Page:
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As can be seen, coverage has been subject to wide swings since 2007, coinciding with the changes in business strategy mentioned in the preceding paragraphs. The first really alarming shortfall occurred in 2009. It is noteworthy that the Incentive Distribution Rights agreement between NuStar L.P. and NuStar GP Holdings was amended in 2009 to award the GP just 25% of distributions above the threshold distribution level of $0.66, whereas before it had been 25% above $0.66, and then 50% above $0.90. This is the agreement currently in effect, per the most recent 10K (2011). What this means, I believe, is that the GP recognizes that the LP has a distribution coverage shortfall, and the GP has agreed to accept a lower Incentive Distribution payment, at least for the time being. As far as it goes, this is a plus for unit holders.
The concern is, how can the distribution be maintained at the current lofty level, much less be increased, given the performance of the business in recent quarters? The obvious answer was, and still is, that it cannot be sustained, unless things change for the better, and soon. In recognition, management took the somewhat dramatic actions outlined above, to move back to primarily fee-based businesses, and exit the more cyclical asphalt and refining operations. The most recent announcement, to acquire crude oil and natural gas liquids infrastructure in the Eagle Ford shale, was another major step in this direction. The acquisition will cost around $425 million, plus an additional $400 to $500 million to fully integrate these assets into NuStar’s existing operations. While the presentation on November 29 will hopefully provide some clarity, it seems that NuStar is basically planning to fund the existing distribution and capital spending plans with debt, at least to the extent that the cash generated by existing operations falls short of the required funding. As the new Eagle Ford investments, along with other capital projects, come on stream and contribute to cash flows, distribution coverage is expected to recover by 2014. At least, that is the plan.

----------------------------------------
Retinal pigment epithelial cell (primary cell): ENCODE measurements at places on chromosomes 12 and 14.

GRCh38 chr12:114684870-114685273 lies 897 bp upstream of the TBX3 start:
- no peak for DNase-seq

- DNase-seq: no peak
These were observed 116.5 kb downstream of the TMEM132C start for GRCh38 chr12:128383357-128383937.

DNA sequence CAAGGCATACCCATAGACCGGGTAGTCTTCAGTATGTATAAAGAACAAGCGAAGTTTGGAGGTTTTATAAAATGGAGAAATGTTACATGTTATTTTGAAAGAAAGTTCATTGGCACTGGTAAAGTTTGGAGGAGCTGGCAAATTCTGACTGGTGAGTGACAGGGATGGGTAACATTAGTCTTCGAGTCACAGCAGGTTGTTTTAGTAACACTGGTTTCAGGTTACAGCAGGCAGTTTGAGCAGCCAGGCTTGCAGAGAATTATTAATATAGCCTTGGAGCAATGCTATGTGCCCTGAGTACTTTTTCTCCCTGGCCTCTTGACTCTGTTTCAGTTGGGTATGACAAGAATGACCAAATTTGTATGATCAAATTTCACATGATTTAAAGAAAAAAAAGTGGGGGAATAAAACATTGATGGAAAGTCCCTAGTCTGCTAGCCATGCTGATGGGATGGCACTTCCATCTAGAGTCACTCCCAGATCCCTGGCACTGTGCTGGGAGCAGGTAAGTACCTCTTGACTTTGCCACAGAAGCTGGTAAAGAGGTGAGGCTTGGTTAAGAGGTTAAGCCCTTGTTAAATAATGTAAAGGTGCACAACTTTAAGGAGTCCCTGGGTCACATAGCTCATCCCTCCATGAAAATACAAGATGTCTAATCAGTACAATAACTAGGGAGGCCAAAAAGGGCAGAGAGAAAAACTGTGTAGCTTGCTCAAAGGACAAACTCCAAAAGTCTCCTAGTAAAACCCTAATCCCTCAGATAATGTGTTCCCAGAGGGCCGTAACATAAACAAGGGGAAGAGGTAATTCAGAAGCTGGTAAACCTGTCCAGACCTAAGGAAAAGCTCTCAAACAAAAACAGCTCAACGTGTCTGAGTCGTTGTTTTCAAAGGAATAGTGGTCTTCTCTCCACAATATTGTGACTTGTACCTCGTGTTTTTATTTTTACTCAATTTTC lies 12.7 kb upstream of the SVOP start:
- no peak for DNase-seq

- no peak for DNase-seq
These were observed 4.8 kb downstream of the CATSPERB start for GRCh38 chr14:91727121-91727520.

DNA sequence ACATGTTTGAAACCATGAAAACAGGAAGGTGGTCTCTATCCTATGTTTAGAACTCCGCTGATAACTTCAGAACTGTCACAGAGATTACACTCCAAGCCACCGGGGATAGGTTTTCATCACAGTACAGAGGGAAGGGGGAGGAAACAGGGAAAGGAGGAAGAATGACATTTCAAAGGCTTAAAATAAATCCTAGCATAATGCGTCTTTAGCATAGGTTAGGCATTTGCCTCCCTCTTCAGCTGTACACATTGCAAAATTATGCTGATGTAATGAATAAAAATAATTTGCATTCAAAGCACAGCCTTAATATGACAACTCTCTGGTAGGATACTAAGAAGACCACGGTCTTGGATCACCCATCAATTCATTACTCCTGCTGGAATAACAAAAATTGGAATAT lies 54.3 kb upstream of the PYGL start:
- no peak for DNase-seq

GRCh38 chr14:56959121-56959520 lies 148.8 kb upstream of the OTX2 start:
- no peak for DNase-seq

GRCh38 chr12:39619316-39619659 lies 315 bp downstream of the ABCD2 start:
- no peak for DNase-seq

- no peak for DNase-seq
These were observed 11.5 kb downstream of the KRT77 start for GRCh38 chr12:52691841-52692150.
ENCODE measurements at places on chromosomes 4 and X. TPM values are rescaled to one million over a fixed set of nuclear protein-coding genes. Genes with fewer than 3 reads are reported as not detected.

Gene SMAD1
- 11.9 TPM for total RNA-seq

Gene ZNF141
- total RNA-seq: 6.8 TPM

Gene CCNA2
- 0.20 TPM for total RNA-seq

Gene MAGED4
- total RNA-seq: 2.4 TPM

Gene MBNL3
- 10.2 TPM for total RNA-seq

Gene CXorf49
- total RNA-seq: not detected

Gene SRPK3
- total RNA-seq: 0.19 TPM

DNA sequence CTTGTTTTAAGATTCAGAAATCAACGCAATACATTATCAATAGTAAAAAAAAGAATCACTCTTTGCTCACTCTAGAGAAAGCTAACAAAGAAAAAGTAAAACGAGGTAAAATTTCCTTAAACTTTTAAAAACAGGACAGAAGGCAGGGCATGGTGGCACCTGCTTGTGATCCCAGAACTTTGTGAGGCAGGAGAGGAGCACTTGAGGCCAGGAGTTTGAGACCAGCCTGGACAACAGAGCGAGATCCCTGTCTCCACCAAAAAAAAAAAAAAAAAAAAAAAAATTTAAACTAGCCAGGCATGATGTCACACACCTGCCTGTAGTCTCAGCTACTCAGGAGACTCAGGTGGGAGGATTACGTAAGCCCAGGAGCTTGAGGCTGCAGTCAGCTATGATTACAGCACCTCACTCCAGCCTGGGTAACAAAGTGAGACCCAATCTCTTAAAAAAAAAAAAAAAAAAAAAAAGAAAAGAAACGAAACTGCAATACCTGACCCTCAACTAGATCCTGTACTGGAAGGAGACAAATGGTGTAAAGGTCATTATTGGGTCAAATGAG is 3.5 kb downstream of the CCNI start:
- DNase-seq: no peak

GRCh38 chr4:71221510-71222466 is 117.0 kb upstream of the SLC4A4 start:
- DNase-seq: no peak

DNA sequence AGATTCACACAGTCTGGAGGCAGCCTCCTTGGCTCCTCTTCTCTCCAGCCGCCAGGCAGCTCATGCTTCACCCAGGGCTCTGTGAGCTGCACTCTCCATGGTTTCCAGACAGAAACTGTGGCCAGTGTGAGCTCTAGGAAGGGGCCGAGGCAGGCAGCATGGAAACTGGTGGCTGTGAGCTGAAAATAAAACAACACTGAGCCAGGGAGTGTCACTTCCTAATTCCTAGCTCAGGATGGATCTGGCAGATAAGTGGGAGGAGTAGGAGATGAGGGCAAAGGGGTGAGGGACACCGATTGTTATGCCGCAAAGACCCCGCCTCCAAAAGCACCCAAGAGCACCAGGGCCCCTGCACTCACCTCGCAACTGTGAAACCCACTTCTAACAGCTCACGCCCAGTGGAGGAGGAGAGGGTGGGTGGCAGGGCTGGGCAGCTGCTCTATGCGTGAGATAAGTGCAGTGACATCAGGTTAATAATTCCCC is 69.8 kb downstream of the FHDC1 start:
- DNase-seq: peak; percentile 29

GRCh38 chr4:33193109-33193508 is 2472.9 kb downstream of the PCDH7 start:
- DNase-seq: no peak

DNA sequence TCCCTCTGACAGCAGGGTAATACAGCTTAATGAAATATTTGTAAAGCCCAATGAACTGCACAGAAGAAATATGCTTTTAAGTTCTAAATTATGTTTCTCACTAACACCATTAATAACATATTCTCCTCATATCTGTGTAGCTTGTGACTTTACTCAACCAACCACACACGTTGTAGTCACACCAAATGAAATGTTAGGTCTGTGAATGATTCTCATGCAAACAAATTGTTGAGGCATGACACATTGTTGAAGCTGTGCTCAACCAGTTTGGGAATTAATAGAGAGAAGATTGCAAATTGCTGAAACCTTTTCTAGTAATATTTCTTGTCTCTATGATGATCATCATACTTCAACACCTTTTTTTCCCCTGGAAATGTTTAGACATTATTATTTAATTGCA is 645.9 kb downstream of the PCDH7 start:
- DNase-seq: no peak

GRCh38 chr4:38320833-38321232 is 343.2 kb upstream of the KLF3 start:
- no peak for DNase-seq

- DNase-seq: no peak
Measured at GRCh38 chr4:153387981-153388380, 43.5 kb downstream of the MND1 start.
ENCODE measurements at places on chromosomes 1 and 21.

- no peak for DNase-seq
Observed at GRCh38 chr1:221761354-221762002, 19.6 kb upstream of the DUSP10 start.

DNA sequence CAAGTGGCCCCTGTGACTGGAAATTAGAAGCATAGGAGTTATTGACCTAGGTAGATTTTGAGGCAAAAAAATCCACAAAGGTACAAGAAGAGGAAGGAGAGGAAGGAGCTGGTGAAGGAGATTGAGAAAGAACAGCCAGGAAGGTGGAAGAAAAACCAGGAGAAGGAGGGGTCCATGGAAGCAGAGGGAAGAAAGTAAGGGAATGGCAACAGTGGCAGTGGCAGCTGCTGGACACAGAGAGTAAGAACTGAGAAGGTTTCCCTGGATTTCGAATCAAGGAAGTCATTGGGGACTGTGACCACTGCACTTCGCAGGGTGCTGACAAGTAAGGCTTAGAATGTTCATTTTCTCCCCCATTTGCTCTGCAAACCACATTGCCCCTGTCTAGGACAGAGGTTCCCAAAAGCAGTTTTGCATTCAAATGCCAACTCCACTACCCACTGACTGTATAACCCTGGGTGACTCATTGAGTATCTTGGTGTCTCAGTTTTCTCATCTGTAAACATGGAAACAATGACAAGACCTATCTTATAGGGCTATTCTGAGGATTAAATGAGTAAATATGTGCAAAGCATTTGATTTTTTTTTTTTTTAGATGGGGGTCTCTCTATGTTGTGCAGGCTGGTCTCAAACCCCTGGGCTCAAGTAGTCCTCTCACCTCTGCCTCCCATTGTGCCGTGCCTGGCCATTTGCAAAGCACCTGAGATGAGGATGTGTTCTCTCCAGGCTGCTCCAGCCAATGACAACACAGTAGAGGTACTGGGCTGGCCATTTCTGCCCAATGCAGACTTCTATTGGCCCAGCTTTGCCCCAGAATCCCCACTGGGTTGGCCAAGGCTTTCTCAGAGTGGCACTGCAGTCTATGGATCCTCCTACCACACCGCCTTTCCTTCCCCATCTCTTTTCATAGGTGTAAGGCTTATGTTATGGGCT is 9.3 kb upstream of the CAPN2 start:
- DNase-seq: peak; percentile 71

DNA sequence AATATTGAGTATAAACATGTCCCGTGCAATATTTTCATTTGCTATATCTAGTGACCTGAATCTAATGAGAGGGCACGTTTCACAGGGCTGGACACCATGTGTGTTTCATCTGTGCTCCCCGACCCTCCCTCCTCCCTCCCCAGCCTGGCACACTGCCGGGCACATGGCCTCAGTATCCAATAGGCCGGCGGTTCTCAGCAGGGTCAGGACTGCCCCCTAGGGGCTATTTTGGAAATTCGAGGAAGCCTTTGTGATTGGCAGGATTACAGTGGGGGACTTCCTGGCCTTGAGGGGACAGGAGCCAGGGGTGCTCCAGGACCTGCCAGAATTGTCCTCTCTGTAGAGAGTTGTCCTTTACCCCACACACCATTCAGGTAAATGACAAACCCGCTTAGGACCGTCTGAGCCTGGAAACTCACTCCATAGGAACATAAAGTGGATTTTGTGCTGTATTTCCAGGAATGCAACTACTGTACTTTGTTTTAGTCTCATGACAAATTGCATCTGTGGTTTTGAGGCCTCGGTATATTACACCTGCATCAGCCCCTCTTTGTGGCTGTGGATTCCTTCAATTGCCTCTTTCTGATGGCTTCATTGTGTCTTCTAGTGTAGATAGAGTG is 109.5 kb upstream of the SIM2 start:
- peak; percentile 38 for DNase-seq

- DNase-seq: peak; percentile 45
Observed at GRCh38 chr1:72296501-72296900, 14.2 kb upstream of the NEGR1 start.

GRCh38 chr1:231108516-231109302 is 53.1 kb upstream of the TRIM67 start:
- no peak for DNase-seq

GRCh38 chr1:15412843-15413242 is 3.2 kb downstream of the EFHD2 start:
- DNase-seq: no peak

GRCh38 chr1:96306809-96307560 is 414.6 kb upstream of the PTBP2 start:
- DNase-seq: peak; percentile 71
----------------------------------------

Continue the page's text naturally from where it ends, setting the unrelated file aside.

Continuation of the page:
While a distribution cut is not imminent, much has to go right and very little wrong over the next couple of years for things to work out. The market’s reaction the past few weeks tells the story, as far as how investors view the likelihood of a distribution cut being avoided. As evidenced by the yield advancing into double digits, compliments of a drop in the unit price, the market is definitely pricing in a distribution cut.
Before I conclude, in the interest of full disclosure, I want to note that I am not a financial professional, nor am I certified in any way as a financial advisor. I am an independent, individual investor, focusing on dividend paying stocks exclusively.